The Crossroads report shows convention and trade-show attendance between now and 2015 will peak at 333,000 in 2012, but fall to 233,000 in 2013, and 204,000 in 2014, reflecting travel cutbacks by large groups and businesses. By comparison, the smaller venue drew 293,700 in 2002 and 207,270 in 2008.
These numbers, however, do not reflect an important change in the convention industry. The report notes that many bookings are now made much closer to the event and not so far in advance, in part because of the challenging economic conditions.
Ferguson, of the convention and visitors bureau, anticipates that attendance will grow "dramatically," reaching 350,000 in 2015. His strategy is to market the center to trade-show organizers and meeting planners of national corporate gatherings, like those held by Oracle or Dell. Such groups often book meetings just a year out, he said.
In his view, having more space to sell is key. His projections? More than 1.3 million total attendees a year beginning in 2013. The center last drew at least one million total visitors in 2007.
If higher attendance projections are not met, taxpayers ultimately will have to cover shortfalls, because the center's operations are greatly subsidized by hotel taxes.
One of the direct consequences of a much larger space is higher operating costs. The center's total operating expenses are expected to climb to $35.6 million in 2012, the first full year, according to the Crossroads study. By contrast, operating expenses for the smaller venue totaled $24 million in fiscal 2010.
The Convention Center has run an operating deficit every year since it opened in 1993. As part of a new agreement related to the state's commitment to finance the expansion, it now falls to the state, and not the city, to cover that gap.
In recent years, the center's revenue - from the purchase of food, drinks, license fees, and more - has dropped, following the decline in attendance. For instance, revenue decreased 16 percent between fiscal 2006 ($9,965,832) and fiscal 2010 ($8,419,624). At the same time, operating expenses stayed relatively flat, about $24 million in both those years.
Revenue is not expected to grow much in the initial years of the expanded center because a common practice in the industry is to rent at discounted rates to both compete and, in the case of a new venue, to increase bookings. It is projected to generate $11.8 million in revenue in fiscal 2012. The result will be a bigger operating deficit, expected to reach $21 million this year, and then $23.8 million in fiscal 2012. In fiscal 2010, the deficit was $15.5 million.
To Pennsylvania Senate Majority Leader Dominic Pileggi (R., Delaware), these numbers may be troubling. "We have to do everything we can," he said, "to make sure that, as much as possible, the Convention Center isn't a drain on the state's general-fund budget."
The labor situation
If aggressive and innovative marketing of the new center is one key to success, industry insiders offer another: Fix the labor situation if you want to effectively compete.
The complicated arrangement that determines who performs the critical work of mounting exhibits in Philadelphia - how many workers are needed and how much they are paid - is part of the legacy of the smaller venue. Six unions are employed by the company, Elliott-Lewis, that works directly for the Convention Center and that supplies the labor to independent contractors hired by convention groups.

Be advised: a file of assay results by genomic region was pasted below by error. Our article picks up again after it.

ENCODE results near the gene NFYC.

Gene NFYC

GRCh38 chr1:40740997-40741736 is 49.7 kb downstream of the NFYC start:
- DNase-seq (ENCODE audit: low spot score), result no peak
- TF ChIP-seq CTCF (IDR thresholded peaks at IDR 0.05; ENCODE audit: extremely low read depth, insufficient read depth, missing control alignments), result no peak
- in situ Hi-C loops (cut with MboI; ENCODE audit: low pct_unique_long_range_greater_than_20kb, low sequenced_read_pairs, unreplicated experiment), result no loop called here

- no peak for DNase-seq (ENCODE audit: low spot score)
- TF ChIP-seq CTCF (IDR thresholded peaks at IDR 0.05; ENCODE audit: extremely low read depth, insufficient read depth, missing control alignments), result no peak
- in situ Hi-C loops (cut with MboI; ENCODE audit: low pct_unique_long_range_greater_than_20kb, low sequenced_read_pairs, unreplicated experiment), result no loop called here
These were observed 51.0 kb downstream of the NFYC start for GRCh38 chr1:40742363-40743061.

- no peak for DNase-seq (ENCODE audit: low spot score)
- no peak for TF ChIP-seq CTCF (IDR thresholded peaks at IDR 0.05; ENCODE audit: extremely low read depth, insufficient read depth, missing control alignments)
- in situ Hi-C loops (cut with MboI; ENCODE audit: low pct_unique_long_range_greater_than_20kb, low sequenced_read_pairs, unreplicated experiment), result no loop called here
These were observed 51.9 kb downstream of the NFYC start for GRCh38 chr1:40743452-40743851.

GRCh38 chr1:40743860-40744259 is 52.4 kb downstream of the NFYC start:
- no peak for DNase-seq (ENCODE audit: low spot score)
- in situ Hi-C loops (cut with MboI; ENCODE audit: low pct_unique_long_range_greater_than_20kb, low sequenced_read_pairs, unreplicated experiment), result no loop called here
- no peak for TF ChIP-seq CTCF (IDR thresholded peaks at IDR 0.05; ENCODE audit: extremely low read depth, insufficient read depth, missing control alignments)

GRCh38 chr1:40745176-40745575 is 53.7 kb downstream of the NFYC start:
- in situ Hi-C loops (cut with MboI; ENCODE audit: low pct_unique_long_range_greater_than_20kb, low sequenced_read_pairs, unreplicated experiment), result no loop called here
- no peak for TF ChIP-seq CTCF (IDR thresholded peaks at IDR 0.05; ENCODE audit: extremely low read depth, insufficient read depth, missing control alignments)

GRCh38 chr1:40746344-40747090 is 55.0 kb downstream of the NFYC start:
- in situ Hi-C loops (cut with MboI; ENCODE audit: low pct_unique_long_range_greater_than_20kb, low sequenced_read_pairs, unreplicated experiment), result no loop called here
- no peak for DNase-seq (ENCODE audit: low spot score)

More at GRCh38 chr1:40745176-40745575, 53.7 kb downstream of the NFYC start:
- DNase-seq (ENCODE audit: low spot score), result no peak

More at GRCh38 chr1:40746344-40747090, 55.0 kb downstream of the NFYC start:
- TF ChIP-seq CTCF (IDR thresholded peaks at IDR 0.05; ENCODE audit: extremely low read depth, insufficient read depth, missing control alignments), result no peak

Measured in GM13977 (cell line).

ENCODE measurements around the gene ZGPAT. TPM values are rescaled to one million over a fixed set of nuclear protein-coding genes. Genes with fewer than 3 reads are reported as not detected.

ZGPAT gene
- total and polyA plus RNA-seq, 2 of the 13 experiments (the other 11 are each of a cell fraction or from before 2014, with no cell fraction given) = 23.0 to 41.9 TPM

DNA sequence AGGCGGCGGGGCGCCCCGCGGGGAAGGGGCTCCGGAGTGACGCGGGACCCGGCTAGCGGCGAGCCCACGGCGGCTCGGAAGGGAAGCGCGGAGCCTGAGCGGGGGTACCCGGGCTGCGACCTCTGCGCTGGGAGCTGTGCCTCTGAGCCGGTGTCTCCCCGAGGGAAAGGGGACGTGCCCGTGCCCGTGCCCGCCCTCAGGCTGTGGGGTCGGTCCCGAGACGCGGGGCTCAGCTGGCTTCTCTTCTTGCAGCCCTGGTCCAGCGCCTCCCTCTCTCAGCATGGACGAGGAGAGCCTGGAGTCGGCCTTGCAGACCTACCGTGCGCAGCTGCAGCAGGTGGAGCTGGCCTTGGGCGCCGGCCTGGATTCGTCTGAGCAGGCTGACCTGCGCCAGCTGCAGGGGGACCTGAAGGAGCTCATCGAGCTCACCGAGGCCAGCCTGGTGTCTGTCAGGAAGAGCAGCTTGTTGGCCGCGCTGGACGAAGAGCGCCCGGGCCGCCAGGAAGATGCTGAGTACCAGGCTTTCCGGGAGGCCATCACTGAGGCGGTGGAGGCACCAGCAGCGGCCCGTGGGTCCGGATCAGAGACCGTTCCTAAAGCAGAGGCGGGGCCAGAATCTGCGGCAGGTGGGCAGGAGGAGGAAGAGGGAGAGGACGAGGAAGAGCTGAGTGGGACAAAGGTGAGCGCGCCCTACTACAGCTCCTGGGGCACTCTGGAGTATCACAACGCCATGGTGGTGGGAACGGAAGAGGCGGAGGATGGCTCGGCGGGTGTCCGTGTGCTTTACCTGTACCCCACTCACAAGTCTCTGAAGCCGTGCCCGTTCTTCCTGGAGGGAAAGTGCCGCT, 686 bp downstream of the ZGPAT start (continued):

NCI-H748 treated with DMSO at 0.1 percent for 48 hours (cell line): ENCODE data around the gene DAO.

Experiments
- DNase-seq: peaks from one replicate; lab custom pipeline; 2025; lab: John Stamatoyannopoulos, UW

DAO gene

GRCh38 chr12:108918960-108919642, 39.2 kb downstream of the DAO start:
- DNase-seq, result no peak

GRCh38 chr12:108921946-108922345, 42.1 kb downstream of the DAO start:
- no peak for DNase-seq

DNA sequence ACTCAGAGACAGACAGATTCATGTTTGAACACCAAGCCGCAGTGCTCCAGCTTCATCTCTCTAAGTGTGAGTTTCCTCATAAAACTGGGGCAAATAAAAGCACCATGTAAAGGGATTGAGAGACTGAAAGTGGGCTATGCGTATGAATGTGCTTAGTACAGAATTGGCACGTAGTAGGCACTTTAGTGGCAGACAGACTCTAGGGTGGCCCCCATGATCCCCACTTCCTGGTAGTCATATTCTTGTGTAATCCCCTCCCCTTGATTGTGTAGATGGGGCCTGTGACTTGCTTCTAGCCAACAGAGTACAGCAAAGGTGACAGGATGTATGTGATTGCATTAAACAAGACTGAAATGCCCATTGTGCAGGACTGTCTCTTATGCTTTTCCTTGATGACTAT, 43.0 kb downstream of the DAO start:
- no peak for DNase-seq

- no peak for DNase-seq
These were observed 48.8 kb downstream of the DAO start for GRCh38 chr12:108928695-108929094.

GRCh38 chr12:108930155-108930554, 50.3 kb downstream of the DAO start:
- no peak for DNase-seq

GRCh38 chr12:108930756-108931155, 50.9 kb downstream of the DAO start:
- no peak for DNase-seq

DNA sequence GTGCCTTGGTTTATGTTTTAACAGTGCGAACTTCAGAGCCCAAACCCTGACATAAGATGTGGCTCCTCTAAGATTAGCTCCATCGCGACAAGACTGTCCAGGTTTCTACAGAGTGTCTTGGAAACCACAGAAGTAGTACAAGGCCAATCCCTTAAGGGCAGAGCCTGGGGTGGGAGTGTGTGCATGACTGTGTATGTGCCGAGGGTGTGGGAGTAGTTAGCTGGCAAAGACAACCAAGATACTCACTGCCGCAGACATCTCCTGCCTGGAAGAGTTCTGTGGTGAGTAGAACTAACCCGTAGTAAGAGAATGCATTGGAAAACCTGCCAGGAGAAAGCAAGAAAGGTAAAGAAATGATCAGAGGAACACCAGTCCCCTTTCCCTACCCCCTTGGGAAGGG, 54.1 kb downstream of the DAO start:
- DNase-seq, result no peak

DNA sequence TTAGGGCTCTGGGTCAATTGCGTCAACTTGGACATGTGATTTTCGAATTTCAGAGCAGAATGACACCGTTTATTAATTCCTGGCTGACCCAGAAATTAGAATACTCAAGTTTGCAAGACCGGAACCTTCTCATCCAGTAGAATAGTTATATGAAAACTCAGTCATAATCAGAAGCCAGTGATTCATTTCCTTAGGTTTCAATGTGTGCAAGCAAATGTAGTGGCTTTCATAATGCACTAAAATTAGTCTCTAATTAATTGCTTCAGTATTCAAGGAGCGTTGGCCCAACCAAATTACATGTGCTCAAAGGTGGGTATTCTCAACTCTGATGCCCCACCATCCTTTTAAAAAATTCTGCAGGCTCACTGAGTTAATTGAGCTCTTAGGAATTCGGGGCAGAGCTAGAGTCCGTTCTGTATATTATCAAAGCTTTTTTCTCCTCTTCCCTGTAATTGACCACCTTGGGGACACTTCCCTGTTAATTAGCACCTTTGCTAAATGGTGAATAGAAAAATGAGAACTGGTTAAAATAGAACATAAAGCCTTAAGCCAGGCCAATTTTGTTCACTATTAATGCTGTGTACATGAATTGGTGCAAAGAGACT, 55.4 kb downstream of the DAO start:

Union officials acknowledge that Philadelphia is costly, but they say the Convention Center's managers need to be more transparent about what contributes to those costs, including fees paid to Elliott-Lewis and markups by the contractors. It's not just labor, said Patrick Gillespie, president of the Building Trades Council in Philadelphia.
He knows the risks. "We are in the big leagues now, and [the unions] don't want to do anything that would put us at a competitive disadvantage. What we have to sell here in Philadelphia is amazing," said Gillespie.
While boosters such as Hacker, the president of the International Association of Exhibitions & Events, laud the new expanded center, they are quick to note that the current labor situation remains a drawback.
"It is very difficult and expensive to do business there, and that has to change," Hacker said. "If it doesn't, Philadelphia is forfeiting a number of competitive opportunities."
For at least a year, Ahmeenah Young, the Convention Center's president and chief executive officer, has discussed the need to modify the current workforce structure. The goal is to make things less onerous for exhibitors, especially those who want to have a hand in setting up and dismantling booths. That is not allowed under the current labor agreement.
Young had hoped to have, in her words, "new rules for a new building" in place before the debut. Collective-bargaining agreements are under negotiation - at least three expired - but the extent of the changes to work rules and labor contracts remains unknown.
Young, who declined comment for this story, as did Convention Center Authority board chairman Thomas "Buck" Riley, is aware of the stakes.
Ferguson, for his part, is optimistic: "I honestly think the building will mature."
Contact staff writer Marcia Gelbart at 215-854-2338 or firstname.lastname@example.org.